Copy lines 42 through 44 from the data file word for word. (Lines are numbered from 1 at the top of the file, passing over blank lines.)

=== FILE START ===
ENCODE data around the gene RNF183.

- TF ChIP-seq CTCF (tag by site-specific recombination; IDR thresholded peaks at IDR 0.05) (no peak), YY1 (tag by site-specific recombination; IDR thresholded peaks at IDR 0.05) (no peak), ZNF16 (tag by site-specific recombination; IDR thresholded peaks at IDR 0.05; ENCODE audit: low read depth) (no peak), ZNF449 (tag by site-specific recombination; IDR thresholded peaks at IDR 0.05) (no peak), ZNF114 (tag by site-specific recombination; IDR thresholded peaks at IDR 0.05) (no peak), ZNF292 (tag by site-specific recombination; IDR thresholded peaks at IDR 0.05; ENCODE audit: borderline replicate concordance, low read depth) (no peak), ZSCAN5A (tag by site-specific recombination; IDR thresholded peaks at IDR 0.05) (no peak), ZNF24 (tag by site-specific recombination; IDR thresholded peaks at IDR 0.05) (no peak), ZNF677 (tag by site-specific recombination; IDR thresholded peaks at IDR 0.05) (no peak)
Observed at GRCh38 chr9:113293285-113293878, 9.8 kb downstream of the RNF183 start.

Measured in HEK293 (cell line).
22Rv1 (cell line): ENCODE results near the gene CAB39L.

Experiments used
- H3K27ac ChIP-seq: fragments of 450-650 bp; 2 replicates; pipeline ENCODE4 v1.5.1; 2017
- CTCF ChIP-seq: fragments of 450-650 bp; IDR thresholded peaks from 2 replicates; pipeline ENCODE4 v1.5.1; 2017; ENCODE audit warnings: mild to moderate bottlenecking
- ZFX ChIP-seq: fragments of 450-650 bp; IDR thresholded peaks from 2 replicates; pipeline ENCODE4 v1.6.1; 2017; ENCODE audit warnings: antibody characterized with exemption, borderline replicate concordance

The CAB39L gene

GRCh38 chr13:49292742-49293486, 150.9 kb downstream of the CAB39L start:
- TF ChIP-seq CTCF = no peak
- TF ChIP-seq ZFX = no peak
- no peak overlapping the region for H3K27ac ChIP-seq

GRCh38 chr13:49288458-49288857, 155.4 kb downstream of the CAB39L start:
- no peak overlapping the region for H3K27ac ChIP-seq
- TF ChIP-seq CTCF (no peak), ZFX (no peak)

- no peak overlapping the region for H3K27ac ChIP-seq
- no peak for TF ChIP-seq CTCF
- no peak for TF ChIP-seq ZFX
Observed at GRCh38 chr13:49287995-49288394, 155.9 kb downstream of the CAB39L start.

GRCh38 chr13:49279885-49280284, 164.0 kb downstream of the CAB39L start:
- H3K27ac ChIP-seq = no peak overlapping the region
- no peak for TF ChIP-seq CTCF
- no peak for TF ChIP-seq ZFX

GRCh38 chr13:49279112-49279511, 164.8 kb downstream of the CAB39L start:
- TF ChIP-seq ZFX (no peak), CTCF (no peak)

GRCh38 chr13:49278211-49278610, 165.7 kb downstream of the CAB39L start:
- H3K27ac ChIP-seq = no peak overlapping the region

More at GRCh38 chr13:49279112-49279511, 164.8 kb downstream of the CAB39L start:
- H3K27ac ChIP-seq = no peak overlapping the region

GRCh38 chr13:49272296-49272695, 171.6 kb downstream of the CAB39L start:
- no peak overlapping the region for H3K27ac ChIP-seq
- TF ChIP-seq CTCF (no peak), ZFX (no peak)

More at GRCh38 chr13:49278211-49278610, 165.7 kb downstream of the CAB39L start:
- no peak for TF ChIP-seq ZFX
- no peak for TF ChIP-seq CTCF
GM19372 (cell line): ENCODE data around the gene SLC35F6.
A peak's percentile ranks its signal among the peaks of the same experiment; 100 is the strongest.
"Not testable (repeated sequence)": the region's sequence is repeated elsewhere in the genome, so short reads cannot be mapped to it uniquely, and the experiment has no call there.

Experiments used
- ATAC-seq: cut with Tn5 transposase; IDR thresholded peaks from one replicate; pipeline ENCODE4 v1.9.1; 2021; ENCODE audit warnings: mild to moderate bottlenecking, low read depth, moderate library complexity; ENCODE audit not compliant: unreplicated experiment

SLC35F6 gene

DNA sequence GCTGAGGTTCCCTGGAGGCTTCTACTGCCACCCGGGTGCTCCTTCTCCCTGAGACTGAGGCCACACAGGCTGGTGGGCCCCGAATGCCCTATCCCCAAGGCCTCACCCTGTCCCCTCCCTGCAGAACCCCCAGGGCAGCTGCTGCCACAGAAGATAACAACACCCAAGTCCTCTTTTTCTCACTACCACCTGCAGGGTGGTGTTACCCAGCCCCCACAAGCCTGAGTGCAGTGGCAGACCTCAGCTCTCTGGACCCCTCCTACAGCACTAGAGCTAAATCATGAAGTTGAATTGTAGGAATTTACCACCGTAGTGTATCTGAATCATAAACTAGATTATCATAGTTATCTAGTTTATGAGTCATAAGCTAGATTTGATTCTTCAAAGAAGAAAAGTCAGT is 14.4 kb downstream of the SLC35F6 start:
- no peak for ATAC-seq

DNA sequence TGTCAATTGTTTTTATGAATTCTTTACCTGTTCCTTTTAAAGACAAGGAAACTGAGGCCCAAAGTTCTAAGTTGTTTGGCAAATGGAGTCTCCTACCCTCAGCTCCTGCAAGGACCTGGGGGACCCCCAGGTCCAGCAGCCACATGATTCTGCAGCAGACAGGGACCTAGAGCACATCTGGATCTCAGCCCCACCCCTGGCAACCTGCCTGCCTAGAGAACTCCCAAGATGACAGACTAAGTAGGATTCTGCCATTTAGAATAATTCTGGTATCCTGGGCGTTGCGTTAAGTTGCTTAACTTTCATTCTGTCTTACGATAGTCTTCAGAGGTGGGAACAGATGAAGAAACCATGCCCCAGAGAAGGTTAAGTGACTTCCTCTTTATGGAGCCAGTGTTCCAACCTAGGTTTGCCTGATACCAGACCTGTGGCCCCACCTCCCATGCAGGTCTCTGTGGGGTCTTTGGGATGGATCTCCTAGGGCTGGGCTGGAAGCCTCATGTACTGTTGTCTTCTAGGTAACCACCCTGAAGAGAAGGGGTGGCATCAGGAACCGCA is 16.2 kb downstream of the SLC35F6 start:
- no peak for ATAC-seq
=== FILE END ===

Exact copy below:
- ATAC-seq: cut with Tn5 transposase; IDR thresholded peaks from one replicate; pipeline ENCODE4 v1.9.1; 2021; ENCODE audit warnings: mild to moderate bottlenecking, low read depth, moderate library complexity; ENCODE audit not compliant: unreplicated experiment

SLC35F6 gene

DNA sequence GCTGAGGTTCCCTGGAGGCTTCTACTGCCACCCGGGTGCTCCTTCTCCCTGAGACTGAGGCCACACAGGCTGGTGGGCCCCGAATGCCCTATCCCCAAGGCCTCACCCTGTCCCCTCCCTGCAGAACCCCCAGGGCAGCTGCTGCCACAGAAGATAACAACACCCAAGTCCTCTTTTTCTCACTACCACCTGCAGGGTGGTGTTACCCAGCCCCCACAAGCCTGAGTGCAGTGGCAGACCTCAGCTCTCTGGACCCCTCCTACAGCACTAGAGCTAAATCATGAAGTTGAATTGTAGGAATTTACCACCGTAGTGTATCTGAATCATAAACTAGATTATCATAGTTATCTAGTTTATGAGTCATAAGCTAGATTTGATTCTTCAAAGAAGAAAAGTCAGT is 14.4 kb downstream of the SLC35F6 start: